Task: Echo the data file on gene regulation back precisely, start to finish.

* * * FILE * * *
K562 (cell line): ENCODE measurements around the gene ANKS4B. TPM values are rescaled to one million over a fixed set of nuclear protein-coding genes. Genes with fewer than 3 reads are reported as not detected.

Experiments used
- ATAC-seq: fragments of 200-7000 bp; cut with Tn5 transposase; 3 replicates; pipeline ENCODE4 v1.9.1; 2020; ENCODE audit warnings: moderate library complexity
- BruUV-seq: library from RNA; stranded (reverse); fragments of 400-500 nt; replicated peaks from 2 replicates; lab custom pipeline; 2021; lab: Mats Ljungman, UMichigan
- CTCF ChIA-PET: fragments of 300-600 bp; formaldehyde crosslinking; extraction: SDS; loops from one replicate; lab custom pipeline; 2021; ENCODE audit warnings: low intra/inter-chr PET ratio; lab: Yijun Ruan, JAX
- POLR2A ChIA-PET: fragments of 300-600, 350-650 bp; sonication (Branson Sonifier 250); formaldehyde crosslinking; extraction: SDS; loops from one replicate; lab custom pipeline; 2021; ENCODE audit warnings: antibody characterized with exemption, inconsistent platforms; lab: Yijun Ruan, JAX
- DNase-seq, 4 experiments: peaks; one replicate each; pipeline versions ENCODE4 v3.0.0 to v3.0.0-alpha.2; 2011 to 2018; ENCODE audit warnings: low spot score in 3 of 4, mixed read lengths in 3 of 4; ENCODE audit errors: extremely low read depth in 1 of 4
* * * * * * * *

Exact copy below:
K562 (cell line): ENCODE measurements around the gene ANKS4B. TPM values are rescaled to one million over a fixed set of nuclear protein-coding genes. Genes with fewer than 3 reads are reported as not detected.

Experiments used
- ATAC-seq: fragments of 200-7000 bp; cut with Tn5 transposase; 3 replicates; pipeline ENCODE4 v1.9.1; 2020; ENCODE audit warnings: moderate library complexity
- BruUV-seq: library from RNA; stranded (reverse); fragments of 400-500 nt; replicated peaks from 2 replicates; lab custom pipeline; 2021; lab: Mats Ljungman, UMichigan
- CTCF ChIA-PET: fragments of 300-600 bp; formaldehyde crosslinking; extraction: SDS; loops from one replicate; lab custom pipeline; 2021; ENCODE audit warnings: low intra/inter-chr PET ratio; lab: Yijun Ruan, JAX
- POLR2A ChIA-PET: fragments of 300-600, 350-650 bp; sonication (Branson Sonifier 250); formaldehyde crosslinking; extraction: SDS; loops from one replicate; lab custom pipeline; 2021; ENCODE audit warnings: antibody characterized with exemption, inconsistent platforms; lab: Yijun Ruan, JAX
- DNase-seq, 4 experiments: peaks; one replicate each; pipeline versions ENCODE4 v3.0.0 to v3.0.0-alpha.2; 2011 to 2018; ENCODE audit warnings: low spot score in 3 of 4, mixed read lengths in 3 of 4; ENCODE audit errors: extremely low read depth in 1 of 4